Proinflammatory cytokines increase in sepsis after anti-adhesion molecule therapy.
Cytokine mediators and leukocyte-endothelial cell adhesion molecules are critical and interdependent components of the acute inflammatory response in sepsis. We hypothesized that the administration of monoclonal antibodies to intercellular adhesion molecule-1 (CD54) or E- and L-selectin (CD62E/L) would decrease serum levels of the proinflammatory cytokines interleukin-1beta (IL-1), IL-6, and IL-8 and tumor necrosis factor receptor (TNFR-1) in baboons during sepsis. Adult male baboons received infusions of 1 x 10(9) colony forming units (CFU)/kg heat-killed Escherichia coli (E. coli) followed 12 h later by live E. coli (1 x 10(10) CFU/kg). At the time of live bacterial infusion, six septic animals were treated with a monoclonal antibody to CD54 and six with an antibody to CD62E and L (1 mg/kg). Eight untreated septic animals served as controls. Sequentially drawn serum samples were assayed for IL-1, IL-6, IL-8, and TNFR-1 using enzyme-linked immunoassay (ELISA). Data were compared using Mann-Whitney U tests and Chi-square analyses. Median survival was decreased in both treatment groups compared to controls (P < 0.05). Peak IL-1 level was higher than controls in septic animals treated with anti-CD54 but not anti-CD62E/L (P < 0.05, P = NS, respectively). Elevations in IL-6, IL-8, and TNFR-1 were increased and prolonged in both antibody treated groups compared to controls (P < 0.05). These results provide the first in vivo evidence that leukocyte-endothelial adhesion molecules CD54 and CD62E/L regulate cytokine production in sepsis.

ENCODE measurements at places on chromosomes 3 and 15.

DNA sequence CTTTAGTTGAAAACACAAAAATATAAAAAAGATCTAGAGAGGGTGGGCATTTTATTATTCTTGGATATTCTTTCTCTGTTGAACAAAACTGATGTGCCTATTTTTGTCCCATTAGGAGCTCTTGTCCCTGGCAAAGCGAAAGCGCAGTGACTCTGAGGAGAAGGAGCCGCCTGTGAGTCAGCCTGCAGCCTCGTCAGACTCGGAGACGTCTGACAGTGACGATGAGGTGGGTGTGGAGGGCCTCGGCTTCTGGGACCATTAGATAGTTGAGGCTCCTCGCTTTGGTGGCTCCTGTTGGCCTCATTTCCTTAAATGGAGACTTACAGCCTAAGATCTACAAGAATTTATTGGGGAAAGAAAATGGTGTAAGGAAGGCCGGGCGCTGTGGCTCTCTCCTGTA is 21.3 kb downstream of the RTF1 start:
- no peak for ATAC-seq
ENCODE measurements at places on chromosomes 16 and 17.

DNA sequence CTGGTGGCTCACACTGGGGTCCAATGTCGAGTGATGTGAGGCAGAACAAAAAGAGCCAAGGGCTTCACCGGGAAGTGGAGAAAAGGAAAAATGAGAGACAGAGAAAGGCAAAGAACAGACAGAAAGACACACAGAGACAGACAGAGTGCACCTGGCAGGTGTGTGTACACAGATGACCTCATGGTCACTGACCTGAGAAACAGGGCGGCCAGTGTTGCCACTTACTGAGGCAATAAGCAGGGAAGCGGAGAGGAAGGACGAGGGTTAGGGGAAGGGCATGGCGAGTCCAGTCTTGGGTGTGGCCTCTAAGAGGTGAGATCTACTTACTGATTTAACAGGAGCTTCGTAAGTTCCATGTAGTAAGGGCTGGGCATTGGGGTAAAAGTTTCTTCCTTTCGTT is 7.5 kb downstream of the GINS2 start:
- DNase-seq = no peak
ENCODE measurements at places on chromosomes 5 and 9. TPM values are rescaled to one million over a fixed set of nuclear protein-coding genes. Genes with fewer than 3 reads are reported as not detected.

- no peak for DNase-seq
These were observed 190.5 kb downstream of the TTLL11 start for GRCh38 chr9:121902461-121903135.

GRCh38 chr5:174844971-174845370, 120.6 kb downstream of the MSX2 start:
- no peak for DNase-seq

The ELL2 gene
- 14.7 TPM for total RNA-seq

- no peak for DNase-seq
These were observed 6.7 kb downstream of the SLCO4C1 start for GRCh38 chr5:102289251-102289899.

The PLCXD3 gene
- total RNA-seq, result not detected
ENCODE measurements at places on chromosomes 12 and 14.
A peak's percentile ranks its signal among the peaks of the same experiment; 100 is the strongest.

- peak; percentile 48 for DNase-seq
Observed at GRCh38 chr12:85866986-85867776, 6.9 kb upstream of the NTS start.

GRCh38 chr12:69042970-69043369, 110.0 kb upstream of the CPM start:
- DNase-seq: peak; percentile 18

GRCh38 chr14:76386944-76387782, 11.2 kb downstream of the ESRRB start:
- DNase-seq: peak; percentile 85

Welty-Wolf, KE; Carraway, MS; Ghio, A; Kantrow, SP; Huang, YC; Piantadosi, CA
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